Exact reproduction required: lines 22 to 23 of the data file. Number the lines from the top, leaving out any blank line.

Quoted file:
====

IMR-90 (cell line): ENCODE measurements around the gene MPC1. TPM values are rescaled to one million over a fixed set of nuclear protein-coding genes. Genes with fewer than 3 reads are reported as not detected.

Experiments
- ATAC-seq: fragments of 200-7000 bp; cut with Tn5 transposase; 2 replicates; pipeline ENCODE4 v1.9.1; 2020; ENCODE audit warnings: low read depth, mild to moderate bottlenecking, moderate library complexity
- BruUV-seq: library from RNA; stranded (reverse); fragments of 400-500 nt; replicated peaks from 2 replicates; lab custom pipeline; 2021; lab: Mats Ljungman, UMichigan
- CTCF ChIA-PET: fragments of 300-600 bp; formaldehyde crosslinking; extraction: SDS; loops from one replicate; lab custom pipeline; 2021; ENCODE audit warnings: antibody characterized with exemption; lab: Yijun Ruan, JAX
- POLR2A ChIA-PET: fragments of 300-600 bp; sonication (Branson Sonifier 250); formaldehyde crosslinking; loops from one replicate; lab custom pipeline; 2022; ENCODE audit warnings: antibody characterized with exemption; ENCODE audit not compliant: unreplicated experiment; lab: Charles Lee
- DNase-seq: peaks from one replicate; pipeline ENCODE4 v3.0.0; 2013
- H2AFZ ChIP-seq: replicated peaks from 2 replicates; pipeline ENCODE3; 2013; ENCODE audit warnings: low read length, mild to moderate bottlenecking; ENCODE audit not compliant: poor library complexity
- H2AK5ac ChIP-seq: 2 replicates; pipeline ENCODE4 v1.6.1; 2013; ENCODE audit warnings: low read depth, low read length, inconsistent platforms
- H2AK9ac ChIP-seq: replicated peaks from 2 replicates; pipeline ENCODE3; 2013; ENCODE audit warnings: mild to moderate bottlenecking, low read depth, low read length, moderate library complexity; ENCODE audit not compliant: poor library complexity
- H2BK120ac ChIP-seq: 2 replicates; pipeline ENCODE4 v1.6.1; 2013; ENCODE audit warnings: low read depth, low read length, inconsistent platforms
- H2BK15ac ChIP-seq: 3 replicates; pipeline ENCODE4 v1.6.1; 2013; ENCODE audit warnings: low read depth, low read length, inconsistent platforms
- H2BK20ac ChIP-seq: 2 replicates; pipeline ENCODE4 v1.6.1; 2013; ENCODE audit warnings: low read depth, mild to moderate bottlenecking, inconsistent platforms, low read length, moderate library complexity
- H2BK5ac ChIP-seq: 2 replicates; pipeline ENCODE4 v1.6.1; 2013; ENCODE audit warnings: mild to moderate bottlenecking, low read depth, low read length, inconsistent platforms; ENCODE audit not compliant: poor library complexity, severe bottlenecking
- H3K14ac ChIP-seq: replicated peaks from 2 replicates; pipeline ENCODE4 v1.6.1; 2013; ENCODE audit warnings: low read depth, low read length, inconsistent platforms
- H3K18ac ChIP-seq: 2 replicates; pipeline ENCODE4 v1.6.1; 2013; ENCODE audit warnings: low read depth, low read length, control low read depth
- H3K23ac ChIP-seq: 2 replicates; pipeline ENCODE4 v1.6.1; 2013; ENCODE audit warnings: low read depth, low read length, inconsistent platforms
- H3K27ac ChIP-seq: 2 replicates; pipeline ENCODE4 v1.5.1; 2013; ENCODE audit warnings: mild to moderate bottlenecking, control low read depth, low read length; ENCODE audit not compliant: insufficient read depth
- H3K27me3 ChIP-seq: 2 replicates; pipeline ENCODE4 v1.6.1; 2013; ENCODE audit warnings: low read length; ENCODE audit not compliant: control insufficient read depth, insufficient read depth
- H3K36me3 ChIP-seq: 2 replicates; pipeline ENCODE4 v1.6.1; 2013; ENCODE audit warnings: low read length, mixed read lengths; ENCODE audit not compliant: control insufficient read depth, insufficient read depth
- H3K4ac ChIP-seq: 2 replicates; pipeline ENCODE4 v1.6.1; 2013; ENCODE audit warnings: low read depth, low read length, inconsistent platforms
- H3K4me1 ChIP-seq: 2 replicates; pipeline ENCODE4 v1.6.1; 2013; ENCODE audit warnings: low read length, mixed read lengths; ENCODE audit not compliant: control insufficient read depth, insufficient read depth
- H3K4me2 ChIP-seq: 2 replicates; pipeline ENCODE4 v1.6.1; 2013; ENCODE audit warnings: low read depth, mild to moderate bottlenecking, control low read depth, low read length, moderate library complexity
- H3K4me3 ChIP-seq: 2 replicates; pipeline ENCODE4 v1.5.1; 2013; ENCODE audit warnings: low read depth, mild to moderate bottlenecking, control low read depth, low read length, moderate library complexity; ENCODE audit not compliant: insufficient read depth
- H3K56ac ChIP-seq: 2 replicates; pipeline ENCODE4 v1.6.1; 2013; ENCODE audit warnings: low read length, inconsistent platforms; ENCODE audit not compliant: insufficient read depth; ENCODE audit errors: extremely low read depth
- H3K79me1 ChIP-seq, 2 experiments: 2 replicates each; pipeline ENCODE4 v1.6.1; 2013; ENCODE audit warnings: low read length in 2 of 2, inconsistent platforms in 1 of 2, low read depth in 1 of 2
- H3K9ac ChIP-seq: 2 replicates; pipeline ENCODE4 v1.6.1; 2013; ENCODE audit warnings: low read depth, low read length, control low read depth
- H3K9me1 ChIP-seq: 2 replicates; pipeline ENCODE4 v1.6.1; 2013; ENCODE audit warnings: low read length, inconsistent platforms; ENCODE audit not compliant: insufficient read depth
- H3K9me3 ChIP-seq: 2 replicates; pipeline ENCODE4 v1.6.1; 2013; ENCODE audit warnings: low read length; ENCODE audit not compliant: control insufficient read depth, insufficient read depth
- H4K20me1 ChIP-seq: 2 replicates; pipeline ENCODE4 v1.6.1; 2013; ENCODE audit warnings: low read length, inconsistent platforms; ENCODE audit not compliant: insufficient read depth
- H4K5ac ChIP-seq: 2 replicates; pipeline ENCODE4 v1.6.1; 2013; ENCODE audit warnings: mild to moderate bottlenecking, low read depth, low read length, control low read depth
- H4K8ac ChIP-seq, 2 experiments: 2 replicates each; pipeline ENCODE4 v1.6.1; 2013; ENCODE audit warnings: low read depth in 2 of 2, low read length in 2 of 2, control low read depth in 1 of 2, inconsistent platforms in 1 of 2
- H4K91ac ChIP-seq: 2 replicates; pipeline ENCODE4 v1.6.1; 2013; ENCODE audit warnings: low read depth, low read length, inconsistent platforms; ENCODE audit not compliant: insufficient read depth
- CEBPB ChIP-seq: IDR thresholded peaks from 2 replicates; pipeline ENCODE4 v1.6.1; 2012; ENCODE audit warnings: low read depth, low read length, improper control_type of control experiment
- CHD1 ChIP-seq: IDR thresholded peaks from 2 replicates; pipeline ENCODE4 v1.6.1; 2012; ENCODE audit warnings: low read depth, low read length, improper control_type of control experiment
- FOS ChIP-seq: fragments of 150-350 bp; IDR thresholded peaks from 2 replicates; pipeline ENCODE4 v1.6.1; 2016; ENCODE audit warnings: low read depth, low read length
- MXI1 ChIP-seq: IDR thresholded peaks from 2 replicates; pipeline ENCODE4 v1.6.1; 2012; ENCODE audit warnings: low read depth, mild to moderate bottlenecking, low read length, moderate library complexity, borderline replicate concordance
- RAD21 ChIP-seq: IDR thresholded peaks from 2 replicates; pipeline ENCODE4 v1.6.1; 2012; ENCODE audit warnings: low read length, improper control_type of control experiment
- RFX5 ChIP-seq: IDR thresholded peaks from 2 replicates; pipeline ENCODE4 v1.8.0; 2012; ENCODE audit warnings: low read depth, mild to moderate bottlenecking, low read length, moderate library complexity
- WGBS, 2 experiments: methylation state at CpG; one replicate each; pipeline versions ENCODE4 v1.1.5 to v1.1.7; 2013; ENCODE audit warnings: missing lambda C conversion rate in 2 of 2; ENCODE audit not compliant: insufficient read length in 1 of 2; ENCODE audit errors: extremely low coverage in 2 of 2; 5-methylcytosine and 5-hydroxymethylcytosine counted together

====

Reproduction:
- H3K4me1 ChIP-seq: 2 replicates; pipeline ENCODE4 v1.6.1; 2013; ENCODE audit warnings: low read length, mixed read lengths; ENCODE audit not compliant: control insufficient read depth, insufficient read depth
- H3K4me2 ChIP-seq: 2 replicates; pipeline ENCODE4 v1.6.1; 2013; ENCODE audit warnings: low read depth, mild to moderate bottlenecking, control low read depth, low read length, moderate library complexity